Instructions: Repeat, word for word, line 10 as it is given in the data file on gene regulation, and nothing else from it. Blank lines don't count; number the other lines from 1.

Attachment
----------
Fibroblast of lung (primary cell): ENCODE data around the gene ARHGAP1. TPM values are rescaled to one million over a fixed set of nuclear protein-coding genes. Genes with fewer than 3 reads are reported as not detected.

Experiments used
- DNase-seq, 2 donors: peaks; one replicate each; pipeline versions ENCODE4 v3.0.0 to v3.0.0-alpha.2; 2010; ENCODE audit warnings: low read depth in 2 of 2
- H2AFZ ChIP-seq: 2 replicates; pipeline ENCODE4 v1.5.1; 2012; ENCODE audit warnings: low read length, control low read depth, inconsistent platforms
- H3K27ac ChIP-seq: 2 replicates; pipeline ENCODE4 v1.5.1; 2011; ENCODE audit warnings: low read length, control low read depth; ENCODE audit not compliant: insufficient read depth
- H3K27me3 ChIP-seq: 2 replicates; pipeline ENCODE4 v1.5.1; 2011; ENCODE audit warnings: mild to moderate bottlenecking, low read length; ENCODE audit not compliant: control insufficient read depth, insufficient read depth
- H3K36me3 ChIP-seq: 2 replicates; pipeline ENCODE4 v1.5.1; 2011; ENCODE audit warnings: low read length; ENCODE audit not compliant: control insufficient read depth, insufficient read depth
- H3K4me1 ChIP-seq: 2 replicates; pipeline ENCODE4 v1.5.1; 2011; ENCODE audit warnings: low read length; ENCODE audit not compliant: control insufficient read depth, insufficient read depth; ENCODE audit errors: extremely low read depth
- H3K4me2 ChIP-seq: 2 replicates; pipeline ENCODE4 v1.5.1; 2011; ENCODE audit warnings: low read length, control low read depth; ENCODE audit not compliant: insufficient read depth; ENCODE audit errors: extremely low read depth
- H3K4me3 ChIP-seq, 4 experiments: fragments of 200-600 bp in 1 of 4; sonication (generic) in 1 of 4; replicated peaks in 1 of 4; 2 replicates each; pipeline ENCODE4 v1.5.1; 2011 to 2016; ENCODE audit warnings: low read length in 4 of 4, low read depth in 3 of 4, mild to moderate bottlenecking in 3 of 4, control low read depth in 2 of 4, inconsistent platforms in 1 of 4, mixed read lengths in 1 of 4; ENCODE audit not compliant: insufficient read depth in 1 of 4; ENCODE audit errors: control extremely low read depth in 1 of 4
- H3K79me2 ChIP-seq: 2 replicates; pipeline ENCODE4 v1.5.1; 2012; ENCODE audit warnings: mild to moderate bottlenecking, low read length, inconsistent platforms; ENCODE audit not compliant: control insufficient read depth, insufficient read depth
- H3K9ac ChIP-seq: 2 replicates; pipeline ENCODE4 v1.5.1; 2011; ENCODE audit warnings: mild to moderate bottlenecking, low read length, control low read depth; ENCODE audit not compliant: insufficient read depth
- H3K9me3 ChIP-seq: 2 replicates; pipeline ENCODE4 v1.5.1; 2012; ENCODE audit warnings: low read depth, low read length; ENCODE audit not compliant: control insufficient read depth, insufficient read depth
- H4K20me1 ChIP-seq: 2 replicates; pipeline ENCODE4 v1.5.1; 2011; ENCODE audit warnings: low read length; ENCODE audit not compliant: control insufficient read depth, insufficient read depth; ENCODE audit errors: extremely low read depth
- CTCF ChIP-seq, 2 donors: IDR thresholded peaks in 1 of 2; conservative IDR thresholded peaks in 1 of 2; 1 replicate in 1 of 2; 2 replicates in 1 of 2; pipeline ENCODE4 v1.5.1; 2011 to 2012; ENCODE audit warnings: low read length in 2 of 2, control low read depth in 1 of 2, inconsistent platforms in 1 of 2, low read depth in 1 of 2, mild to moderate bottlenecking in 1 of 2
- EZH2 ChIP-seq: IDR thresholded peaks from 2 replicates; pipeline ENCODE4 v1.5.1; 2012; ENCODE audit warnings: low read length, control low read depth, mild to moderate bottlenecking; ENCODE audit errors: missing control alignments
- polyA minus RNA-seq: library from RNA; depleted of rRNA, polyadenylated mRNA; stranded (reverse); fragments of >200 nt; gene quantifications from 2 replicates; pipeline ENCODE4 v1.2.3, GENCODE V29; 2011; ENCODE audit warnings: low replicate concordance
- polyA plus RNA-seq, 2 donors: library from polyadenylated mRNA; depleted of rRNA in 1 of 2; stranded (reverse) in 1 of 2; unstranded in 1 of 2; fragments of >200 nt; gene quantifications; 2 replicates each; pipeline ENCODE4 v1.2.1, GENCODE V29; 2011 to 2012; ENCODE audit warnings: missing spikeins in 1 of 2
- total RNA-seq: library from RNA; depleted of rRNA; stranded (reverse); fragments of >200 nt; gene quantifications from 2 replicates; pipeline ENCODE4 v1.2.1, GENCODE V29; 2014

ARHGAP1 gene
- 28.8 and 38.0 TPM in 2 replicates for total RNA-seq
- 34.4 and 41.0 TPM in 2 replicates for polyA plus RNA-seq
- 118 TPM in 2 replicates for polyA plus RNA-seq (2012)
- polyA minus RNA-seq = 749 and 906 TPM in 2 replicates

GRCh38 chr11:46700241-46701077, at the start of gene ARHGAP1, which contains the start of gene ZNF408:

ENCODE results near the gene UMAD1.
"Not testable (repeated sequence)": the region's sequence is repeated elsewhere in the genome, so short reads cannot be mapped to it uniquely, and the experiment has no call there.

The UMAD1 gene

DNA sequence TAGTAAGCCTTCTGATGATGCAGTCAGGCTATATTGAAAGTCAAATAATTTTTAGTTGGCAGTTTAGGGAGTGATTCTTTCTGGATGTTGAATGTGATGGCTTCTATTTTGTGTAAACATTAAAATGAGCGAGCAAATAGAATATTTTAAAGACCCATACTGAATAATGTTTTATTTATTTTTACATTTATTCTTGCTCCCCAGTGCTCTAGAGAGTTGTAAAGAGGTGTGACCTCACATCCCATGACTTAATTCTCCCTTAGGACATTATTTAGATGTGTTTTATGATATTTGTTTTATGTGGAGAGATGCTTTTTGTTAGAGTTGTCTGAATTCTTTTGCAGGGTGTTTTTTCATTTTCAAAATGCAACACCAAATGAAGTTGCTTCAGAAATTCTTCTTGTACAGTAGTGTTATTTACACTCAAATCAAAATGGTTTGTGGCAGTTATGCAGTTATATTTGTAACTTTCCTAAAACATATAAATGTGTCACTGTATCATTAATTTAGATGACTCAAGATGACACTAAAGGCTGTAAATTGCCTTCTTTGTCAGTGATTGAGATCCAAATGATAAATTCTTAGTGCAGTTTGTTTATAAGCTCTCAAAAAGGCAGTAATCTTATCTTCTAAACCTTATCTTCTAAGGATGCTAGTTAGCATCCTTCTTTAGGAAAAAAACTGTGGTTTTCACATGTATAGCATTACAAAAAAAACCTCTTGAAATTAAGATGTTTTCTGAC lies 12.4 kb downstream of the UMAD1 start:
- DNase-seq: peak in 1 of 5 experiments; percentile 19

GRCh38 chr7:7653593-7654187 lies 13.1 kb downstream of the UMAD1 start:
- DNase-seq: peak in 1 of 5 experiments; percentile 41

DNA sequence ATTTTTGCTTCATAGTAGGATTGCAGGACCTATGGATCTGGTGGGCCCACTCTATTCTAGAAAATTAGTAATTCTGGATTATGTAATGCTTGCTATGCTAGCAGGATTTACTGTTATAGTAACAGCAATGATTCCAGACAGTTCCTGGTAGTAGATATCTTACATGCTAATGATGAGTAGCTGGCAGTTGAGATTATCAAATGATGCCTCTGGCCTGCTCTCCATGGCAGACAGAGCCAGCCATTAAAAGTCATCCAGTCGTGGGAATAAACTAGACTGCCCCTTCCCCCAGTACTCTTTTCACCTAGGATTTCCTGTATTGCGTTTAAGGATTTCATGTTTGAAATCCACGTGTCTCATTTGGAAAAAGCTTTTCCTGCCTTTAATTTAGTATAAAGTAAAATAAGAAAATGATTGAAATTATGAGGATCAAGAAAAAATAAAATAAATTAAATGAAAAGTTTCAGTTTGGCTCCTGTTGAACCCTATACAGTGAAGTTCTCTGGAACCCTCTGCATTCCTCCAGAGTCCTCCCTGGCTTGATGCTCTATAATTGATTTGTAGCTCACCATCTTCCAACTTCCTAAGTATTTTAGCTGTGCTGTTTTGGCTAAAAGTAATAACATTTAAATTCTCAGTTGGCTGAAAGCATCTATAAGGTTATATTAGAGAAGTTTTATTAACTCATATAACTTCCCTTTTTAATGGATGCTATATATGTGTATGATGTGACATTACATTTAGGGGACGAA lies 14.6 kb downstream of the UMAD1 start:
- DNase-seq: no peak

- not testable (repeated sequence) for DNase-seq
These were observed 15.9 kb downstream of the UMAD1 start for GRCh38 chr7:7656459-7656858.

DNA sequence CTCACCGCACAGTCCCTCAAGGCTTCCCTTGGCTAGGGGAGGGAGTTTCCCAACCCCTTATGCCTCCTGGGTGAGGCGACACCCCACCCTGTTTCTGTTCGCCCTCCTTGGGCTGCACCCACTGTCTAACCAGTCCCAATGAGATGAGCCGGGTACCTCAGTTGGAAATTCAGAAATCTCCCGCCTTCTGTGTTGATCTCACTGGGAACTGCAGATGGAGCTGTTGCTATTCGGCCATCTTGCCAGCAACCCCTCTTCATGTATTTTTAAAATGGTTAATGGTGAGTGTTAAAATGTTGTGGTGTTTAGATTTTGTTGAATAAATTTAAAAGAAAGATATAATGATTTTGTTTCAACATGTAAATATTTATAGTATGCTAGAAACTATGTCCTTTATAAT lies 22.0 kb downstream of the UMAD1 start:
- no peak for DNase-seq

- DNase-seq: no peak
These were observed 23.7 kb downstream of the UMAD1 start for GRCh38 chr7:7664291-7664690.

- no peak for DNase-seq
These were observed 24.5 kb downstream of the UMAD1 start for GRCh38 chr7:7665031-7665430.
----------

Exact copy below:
- H3K4me3 ChIP-seq, 4 experiments: fragments of 200-600 bp in 1 of 4; sonication (generic) in 1 of 4; replicated peaks in 1 of 4; 2 replicates each; pipeline ENCODE4 v1.5.1; 2011 to 2016; ENCODE audit warnings: low read length in 4 of 4, low read depth in 3 of 4, mild to moderate bottlenecking in 3 of 4, control low read depth in 2 of 4, inconsistent platforms in 1 of 4, mixed read lengths in 1 of 4; ENCODE audit not compliant: insufficient read depth in 1 of 4; ENCODE audit errors: control extremely low read depth in 1 of 4